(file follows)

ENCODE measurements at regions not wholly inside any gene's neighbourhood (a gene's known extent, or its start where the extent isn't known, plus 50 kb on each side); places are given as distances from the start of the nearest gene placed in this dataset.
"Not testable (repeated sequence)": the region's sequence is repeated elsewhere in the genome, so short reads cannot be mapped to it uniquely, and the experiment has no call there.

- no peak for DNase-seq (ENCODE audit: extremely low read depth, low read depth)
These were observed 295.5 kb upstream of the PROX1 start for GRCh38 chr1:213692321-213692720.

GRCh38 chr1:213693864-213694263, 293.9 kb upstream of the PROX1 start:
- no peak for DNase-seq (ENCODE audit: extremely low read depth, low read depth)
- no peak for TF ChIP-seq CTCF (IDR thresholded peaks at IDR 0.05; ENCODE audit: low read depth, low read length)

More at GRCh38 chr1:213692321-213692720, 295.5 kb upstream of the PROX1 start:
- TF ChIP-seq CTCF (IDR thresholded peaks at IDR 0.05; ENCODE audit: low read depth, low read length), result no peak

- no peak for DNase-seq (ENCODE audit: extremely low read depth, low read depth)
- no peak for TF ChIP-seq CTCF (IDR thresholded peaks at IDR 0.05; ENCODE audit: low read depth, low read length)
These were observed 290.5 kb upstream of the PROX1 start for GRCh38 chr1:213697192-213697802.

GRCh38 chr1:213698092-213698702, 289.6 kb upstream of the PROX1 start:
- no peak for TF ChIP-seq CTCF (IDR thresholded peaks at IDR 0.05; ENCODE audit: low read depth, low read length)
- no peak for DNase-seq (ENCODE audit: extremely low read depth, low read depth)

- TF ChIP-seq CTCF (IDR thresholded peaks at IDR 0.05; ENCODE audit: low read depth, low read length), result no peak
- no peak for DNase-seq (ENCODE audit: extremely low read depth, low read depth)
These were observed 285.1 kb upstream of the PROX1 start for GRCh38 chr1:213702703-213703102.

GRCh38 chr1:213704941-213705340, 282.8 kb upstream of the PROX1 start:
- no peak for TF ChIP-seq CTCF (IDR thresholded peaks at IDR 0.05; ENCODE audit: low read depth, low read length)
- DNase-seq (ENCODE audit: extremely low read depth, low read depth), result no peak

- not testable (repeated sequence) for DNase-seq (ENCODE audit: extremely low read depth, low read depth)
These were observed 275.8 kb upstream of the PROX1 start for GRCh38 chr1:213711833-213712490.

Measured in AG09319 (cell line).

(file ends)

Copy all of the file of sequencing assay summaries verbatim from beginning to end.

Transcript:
ENCODE measurements at regions not wholly inside any gene's neighbourhood (a gene's known extent, or its start where the extent isn't known, plus 50 kb on each side); places are given as distances from the start of the nearest gene placed in this dataset.
"Not testable (repeated sequence)": the region's sequence is repeated elsewhere in the genome, so short reads cannot be mapped to it uniquely, and the experiment has no call there.

- no peak for DNase-seq (ENCODE audit: extremely low read depth, low read depth)
These were observed 295.5 kb upstream of the PROX1 start for GRCh38 chr1:213692321-213692720.

GRCh38 chr1:213693864-213694263, 293.9 kb upstream of the PROX1 start:
- no peak for DNase-seq (ENCODE audit: extremely low read depth, low read depth)
- no peak for TF ChIP-seq CTCF (IDR thresholded peaks at IDR 0.05; ENCODE audit: low read depth, low read length)

More at GRCh38 chr1:213692321-213692720, 295.5 kb upstream of the PROX1 start:
- TF ChIP-seq CTCF (IDR thresholded peaks at IDR 0.05; ENCODE audit: low read depth, low read length), result no peak

- no peak for DNase-seq (ENCODE audit: extremely low read depth, low read depth)
- no peak for TF ChIP-seq CTCF (IDR thresholded peaks at IDR 0.05; ENCODE audit: low read depth, low read length)
These were observed 290.5 kb upstream of the PROX1 start for GRCh38 chr1:213697192-213697802.

GRCh38 chr1:213698092-213698702, 289.6 kb upstream of the PROX1 start:
- no peak for TF ChIP-seq CTCF (IDR thresholded peaks at IDR 0.05; ENCODE audit: low read depth, low read length)
- no peak for DNase-seq (ENCODE audit: extremely low read depth, low read depth)

- TF ChIP-seq CTCF (IDR thresholded peaks at IDR 0.05; ENCODE audit: low read depth, low read length), result no peak
- no peak for DNase-seq (ENCODE audit: extremely low read depth, low read depth)
These were observed 285.1 kb upstream of the PROX1 start for GRCh38 chr1:213702703-213703102.

GRCh38 chr1:213704941-213705340, 282.8 kb upstream of the PROX1 start:
- no peak for TF ChIP-seq CTCF (IDR thresholded peaks at IDR 0.05; ENCODE audit: low read depth, low read length)
- DNase-seq (ENCODE audit: extremely low read depth, low read depth), result no peak

- not testable (repeated sequence) for DNase-seq (ENCODE audit: extremely low read depth, low read depth)
These were observed 275.8 kb upstream of the PROX1 start for GRCh38 chr1:213711833-213712490.

Measured in AG09319 (cell line).